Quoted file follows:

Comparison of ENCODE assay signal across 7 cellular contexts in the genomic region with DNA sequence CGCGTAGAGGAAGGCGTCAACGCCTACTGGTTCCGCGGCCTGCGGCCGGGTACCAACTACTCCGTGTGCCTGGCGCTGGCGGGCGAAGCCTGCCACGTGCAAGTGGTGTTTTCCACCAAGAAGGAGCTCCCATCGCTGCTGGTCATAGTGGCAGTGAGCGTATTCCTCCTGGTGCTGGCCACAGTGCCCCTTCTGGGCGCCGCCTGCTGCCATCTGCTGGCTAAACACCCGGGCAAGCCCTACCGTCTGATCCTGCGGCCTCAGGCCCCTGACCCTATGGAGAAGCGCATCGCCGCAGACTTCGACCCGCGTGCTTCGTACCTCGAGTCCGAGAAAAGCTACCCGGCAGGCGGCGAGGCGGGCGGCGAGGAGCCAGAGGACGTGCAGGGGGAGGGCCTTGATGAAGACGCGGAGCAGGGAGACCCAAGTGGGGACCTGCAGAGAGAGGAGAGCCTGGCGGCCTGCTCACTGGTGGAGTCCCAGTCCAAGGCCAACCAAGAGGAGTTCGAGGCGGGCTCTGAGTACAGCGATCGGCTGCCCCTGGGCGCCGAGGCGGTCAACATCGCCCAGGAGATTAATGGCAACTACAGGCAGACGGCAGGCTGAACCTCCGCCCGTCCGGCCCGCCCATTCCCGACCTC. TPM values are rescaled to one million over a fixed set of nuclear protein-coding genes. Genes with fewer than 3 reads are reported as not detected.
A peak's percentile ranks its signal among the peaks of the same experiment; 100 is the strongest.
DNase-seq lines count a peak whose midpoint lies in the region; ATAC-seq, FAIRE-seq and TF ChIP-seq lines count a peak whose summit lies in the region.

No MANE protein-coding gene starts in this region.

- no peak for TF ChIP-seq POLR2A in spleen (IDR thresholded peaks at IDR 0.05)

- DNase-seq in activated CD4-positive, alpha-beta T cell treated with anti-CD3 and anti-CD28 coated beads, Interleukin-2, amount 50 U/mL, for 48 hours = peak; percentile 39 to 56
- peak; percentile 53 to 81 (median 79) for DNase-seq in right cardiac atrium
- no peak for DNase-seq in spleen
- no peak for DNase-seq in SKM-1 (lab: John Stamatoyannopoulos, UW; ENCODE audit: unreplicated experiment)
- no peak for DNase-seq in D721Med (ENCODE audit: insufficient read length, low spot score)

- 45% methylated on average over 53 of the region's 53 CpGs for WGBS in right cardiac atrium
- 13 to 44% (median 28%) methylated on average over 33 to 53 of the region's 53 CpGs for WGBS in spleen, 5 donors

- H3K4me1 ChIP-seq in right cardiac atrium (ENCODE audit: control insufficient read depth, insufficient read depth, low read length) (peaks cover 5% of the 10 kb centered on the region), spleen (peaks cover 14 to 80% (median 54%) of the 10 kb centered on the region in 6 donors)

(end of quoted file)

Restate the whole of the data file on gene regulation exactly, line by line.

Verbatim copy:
Comparison of ENCODE assay signal across 7 cellular contexts in the genomic region with DNA sequence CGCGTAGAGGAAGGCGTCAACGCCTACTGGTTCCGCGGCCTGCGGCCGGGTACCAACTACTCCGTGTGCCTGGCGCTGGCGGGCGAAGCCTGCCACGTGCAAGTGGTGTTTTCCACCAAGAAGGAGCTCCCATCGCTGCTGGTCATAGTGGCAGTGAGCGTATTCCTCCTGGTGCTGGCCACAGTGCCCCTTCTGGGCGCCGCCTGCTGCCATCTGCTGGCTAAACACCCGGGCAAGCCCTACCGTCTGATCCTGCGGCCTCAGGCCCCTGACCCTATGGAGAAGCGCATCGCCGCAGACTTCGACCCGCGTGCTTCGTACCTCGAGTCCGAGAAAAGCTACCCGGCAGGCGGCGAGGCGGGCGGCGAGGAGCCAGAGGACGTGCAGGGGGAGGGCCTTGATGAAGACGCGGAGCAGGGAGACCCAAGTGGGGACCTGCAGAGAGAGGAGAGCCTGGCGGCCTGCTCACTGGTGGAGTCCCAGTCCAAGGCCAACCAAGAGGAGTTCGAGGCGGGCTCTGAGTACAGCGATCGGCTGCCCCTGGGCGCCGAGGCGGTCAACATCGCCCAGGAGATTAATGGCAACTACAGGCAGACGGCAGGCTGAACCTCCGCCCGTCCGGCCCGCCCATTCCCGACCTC. TPM values are rescaled to one million over a fixed set of nuclear protein-coding genes. Genes with fewer than 3 reads are reported as not detected.
A peak's percentile ranks its signal among the peaks of the same experiment; 100 is the strongest.
DNase-seq lines count a peak whose midpoint lies in the region; ATAC-seq, FAIRE-seq and TF ChIP-seq lines count a peak whose summit lies in the region.

No MANE protein-coding gene starts in this region.

- no peak for TF ChIP-seq POLR2A in spleen (IDR thresholded peaks at IDR 0.05)

- DNase-seq in activated CD4-positive, alpha-beta T cell treated with anti-CD3 and anti-CD28 coated beads, Interleukin-2, amount 50 U/mL, for 48 hours = peak; percentile 39 to 56
- peak; percentile 53 to 81 (median 79) for DNase-seq in right cardiac atrium
- no peak for DNase-seq in spleen
- no peak for DNase-seq in SKM-1 (lab: John Stamatoyannopoulos, UW; ENCODE audit: unreplicated experiment)
- no peak for DNase-seq in D721Med (ENCODE audit: insufficient read length, low spot score)

- 45% methylated on average over 53 of the region's 53 CpGs for WGBS in right cardiac atrium
- 13 to 44% (median 28%) methylated on average over 33 to 53 of the region's 53 CpGs for WGBS in spleen, 5 donors

- H3K4me1 ChIP-seq in right cardiac atrium (ENCODE audit: control insufficient read depth, insufficient read depth, low read length) (peaks cover 5% of the 10 kb centered on the region), spleen (peaks cover 14 to 80% (median 54%) of the 10 kb centered on the region in 6 donors)